Sunday, December 25, 2005

Christmas in Iraq: Post-Election Edition

The preznit and his administration propagandists have gone on a frenzied media tour trying to convince Americans the situation in Iraq isn't as bad as it seems and anybody who thinks it is going badly is just a "defeatist" who hates freedom and America.

Given the small rise in his poll numbers (from the high 30's to the low 40's), you might think the preznit's campaign to convince America all is right with the Iraq war might be working.

Unfortunately for the preznit and his merry band of liars and p.r. people, reality is a little harder to manipulate than public opinion.

Here's the situation in Iraq, via Reuters:

BAGHDAD (Reuters) - At least five Iraqis and a U.S. soldier were killed in violence in Iraq on Sunday as fresh street protests over election results kept up tension that has soured the mood after a peaceful ballot 10 days ago.

In the turbulent northern city of Mosul, the killing of a Sunni Arab student leader abducted after heading a demonstration against the election results prompted accusations by mourners at his funeral against militias loyal to the victorious Shi'ite Islamists and their Kurdish allies in the interim government.

President Jalal Talabani, meeting the U.S. ambassador who is mediating in efforts to transform the newly inclusive parliament into a viable government, urged Sunni leaders to join a new, broader coalition. Otherwise there would be no peace, he warned.

Disappointed Sunni and secular parties have demanded a rerun of the December 15 election and threatened to boycott parliament, a move that could damage U.S. hopes of forging a consensus that can keep Iraq from breaking up in ethnic and sectarian warfare.

But despite militant rhetoric, seemingly aimed at increasing their leverage, Sunnis are negotiating with others to build a governing coalition on the basis of the existing poll results.

Meeting U.S. envoy Zalmay Khalilzad in his Kurdish power base of Sulaimaniya, Talabani said: "Without the Sunni parties there will be no consensus government ... without consensus government there will be no unity, there will be no peace."


After a lull during the election, secured partly by fierce security measures and partly by an informal ceasefire by Sunni rebels hoping for representation in parliament, deadly attacks have picked up. Ten Iraqi soldiers were killed in one assault on Friday as were 10 worshippers at a Shi'ite mosque.

A U.S. soldier was killed in a rocket-propelled grenade attack near Kirkuk on Saturday and troops marking Christmas had no respite on Sunday; an Abrams tank, the giant bulwark of American armored might, was left in flames after a dawn attack in eastern Baghdad -- witness said a roadside bomb blasted it.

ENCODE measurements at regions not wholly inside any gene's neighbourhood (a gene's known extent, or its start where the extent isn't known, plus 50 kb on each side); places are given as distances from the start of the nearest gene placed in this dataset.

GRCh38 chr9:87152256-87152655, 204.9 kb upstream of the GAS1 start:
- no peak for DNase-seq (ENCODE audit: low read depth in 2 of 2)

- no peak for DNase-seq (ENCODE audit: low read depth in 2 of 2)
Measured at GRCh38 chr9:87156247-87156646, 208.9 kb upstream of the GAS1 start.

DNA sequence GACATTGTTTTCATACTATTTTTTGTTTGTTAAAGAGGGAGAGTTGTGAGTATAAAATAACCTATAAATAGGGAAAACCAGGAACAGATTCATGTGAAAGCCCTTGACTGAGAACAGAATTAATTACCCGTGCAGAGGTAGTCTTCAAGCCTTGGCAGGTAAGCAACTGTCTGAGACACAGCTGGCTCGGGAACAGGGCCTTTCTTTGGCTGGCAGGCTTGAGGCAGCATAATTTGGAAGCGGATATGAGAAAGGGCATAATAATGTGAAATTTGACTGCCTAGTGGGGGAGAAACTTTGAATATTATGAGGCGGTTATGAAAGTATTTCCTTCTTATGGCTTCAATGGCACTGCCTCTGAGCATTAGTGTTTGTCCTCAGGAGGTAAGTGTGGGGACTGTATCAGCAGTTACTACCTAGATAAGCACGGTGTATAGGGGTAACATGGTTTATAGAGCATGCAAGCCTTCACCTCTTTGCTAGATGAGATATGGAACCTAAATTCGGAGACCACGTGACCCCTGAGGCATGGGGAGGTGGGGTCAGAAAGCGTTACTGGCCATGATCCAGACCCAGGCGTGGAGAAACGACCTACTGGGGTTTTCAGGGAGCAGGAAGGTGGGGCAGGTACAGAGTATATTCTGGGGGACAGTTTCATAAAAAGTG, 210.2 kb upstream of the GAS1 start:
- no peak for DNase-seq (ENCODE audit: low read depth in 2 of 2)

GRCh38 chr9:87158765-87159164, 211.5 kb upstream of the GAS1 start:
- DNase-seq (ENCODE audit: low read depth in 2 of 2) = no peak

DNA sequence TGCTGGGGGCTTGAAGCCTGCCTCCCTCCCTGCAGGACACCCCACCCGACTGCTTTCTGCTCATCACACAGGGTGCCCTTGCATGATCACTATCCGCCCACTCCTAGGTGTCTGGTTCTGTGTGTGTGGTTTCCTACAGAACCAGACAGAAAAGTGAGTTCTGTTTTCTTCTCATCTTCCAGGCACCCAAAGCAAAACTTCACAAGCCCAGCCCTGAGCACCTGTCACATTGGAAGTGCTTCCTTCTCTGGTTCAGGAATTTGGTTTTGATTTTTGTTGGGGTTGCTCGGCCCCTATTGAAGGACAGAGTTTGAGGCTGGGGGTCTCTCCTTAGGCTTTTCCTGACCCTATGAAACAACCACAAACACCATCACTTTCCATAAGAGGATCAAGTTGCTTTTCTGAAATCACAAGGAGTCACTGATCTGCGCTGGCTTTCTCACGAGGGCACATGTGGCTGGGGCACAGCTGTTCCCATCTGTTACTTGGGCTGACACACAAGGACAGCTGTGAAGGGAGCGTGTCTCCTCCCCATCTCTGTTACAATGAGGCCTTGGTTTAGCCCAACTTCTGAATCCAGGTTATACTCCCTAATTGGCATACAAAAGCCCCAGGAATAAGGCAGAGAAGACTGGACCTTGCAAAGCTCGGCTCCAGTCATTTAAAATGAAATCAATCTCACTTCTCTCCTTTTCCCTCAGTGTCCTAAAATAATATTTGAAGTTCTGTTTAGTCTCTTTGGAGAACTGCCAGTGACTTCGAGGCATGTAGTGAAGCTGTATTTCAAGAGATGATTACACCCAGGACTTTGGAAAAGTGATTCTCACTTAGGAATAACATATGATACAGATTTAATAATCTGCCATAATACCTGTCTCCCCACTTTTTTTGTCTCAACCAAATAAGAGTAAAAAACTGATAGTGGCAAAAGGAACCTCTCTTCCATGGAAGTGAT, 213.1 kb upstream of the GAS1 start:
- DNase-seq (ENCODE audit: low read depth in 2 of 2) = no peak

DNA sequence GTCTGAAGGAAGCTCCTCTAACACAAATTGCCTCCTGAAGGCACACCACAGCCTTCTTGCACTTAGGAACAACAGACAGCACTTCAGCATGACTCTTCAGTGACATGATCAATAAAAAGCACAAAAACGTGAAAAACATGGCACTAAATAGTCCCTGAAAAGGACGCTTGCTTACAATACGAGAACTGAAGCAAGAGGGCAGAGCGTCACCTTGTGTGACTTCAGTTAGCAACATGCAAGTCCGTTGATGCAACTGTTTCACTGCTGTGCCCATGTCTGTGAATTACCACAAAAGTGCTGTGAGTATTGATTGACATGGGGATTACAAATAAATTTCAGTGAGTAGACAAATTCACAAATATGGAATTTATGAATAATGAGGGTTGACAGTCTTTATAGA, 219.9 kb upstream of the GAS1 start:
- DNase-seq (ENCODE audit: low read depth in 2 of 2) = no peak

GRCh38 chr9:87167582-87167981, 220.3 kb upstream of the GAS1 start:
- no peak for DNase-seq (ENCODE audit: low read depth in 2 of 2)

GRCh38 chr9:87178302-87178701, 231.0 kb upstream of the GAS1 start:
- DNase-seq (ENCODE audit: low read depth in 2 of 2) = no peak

A U.S. military spokesman confirmed an attack on a tank and the military said later a U.S. soldier had been killed when his vehicle was hit by an explosive device in Baghdad, though it was not immediately clear whether it was the same incident.

Two car bombs, parked by the roadside, went off around lunchtime, wounding three Iraqi soldiers and a civilian in the city center and three policemen in eastern Baghdad, police said.

Two soldiers were killed and six wounded in a mortar attack on an Iraqi base at Mahmudiya, just south of the capital.

In Kirkuk, where Arabs, Kurds and Turkmen are vying for control of the northern oilfields, a civilian was killed and seven wounded when a car bomb went off close to a police patrol.

Further north, in Mosul, Iraq's third city where ethnic tensions between Arabs and Kurds are also high, a roadside bomb killed a policeman when it detonated close to his patrol.

Al Qaeda's wing in Iraq said in an Internet posting on Sunday it had abducted and killed three Arab women and an Arab man working for U.S. authorities and the Iraqi government.

Abductions and killings of women have been rare in Iraq, where thousands of civilians have been kidnapped by insurgents or gangs seeking ransom since Saddam Hussein was ousted.

Anger flared round Mosul's university campus, one of Iraq's most distinguished, after the bullet-riddled body of the head of the student union was found on Sunday.

The body, found with the victim's hands bound behind his back, also bore marks of strangling, a hospital source said.

Gunmen had grabbed Qusay Salahaddin from his home on Thursday, two days after he had led a demonstration against the election results, and bundled him into the trunk of a car before driving off, said Mohammed Jassim, a friend of the victim.